Palmer chuckled sadly, “You’ve led a sheltered life, haven’t you? Unfortunately, in this country one of the most dangerous places for a black man to be is in jail. I can’t hear the words ‘southern sheriff’ without seeing fire hoses, billy clubs, and police dogs.”
Tameka recalled the terrifying grainy black-and-white films of atrocities that occurred in southern towns before she was born. She remembered her mother’s haunting narratives of being spit on during civil rights marches when she was a child.
“I understand now. But this southern sheriff is a black man and an old family friend. He doesn’t allow the mistreatment of any of his prisoners, black or white. Ty’s in no danger.”
I’m sending a big “THANK YOU” to my readers who sent me birthday greetings last week. I’ve always been proud of sharing my birthdate with two dynamic sisters, Angela Davis and Anita Baker. So proud, in fact, that I gave a shout out to them in my five star ★★★★★ novel FANTASY! Below is the section from FANTASY that contains my homage to them. (If you’ve not read FANTASY as yet—featuring its beautiful full figured heroine–follow the link to Amazon to read the first chapter FREE!) http://www.amzn.com/B00LJLIZE2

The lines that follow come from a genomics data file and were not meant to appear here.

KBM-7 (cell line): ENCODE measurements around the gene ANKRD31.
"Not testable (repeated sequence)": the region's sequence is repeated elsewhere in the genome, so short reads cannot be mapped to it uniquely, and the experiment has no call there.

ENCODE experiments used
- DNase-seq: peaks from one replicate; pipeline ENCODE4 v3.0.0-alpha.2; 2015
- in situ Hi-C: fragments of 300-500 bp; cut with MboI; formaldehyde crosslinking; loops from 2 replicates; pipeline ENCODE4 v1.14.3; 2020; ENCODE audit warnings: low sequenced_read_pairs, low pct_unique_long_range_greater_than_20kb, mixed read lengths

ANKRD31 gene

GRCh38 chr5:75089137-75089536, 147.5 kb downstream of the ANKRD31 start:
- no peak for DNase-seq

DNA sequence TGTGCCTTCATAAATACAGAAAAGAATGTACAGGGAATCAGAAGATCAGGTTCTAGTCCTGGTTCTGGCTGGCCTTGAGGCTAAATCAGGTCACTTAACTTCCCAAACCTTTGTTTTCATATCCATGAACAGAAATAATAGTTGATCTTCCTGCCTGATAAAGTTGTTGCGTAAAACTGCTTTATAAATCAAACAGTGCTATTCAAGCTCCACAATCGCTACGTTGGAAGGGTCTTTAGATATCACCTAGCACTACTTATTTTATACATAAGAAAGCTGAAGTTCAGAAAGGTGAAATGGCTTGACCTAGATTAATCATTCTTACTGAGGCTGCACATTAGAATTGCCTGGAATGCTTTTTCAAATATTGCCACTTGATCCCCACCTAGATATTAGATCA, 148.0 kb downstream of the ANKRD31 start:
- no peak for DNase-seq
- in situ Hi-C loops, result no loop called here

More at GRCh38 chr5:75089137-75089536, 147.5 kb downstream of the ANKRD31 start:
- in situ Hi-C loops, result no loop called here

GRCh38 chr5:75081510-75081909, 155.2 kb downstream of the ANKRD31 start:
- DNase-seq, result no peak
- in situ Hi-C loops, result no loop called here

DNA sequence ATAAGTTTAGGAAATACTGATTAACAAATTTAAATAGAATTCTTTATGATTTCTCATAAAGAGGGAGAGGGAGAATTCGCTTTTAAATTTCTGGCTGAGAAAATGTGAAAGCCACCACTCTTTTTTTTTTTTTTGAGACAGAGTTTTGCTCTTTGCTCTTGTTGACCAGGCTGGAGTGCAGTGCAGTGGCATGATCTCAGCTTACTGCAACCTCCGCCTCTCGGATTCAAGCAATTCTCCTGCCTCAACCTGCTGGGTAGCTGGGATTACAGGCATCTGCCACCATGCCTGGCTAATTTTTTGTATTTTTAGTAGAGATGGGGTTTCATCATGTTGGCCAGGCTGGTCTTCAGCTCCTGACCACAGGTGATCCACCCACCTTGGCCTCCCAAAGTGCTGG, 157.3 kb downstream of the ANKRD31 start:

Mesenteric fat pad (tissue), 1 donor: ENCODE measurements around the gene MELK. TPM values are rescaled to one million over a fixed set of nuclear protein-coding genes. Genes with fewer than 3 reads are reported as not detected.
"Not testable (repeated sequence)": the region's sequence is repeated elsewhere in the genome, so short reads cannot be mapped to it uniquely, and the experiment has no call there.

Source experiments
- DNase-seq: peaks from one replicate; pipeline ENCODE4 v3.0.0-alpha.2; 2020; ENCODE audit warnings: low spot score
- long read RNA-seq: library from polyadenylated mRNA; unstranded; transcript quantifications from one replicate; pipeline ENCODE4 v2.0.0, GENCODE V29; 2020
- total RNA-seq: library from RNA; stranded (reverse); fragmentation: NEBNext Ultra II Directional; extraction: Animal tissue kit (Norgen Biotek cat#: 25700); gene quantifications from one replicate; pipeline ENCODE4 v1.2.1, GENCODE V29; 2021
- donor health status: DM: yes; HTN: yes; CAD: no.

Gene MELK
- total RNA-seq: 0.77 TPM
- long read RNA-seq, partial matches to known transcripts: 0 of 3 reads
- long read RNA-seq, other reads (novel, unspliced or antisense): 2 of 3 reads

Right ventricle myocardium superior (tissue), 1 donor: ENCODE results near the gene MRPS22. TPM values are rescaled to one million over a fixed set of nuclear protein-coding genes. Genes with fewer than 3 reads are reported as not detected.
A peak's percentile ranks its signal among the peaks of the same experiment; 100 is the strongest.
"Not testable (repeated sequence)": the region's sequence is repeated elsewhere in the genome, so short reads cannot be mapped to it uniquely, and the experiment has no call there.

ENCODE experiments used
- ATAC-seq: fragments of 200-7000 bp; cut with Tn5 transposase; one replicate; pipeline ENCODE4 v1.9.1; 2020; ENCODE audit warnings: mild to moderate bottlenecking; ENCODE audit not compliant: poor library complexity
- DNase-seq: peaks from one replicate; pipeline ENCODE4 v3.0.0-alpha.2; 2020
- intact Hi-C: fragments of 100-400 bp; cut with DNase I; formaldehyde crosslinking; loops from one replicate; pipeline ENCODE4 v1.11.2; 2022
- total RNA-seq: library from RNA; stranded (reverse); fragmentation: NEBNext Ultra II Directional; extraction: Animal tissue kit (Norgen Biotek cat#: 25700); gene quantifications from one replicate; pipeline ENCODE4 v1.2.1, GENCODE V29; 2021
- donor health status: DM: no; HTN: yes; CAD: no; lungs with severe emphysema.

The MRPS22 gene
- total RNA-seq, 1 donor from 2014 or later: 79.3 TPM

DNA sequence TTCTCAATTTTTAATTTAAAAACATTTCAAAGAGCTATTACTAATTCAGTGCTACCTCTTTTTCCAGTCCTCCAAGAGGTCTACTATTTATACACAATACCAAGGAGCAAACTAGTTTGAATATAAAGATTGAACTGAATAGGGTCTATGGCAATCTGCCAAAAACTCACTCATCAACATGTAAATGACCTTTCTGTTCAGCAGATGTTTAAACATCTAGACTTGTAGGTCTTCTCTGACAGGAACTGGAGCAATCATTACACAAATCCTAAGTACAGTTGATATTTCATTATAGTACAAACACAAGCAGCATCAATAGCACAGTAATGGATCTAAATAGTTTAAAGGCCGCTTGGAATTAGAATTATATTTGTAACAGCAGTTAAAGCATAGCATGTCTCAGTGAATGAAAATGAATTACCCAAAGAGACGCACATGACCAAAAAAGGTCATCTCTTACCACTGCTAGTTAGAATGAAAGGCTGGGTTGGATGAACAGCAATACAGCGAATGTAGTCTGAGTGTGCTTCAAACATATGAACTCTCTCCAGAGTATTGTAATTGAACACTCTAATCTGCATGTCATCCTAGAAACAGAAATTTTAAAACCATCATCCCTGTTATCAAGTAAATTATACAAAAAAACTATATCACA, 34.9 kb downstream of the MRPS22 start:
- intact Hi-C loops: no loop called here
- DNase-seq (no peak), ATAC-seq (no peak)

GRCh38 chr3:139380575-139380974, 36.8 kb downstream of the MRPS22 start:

“Putting one of the room keys in the pocket of her backless sundress, Sameerah eyed her large, bulky purse. I don’t want to worry about keeping my eye on that thing, and I sure don’t want to walk around with it on my shoulder. Anyway, why would I need it? Guess maybe I do have a use for that safe, after all.
She went to the safe and, after a few tries, managed to set a combination. Since the cruise ship would charge her to open it if she forgot her combination, she used something she knew she wouldn’t forget. Something she proudly shared with Anita Baker, Angela Davis, and what’s-her-name, the romance novelist: January 26th—her birthday. These people aren’t going to get any hundred dollars of my money to open this thing, she nodded resolutely.”
I would certainly appreciate your vote for my new #book, “All For Love: The SuperStar,” in one or more categories of the 2017 Emma Awards, the awards for #Black #romance #writers. This link will take you to the voting website. Thank you!
“EMMA AWARD NOMINATIONS ARE NOW OPEN – We’re celebrating talented Black romance book authors and this is your chance to nominate your favorite author with a book published between November 1, 2015 and December 31, 2016.”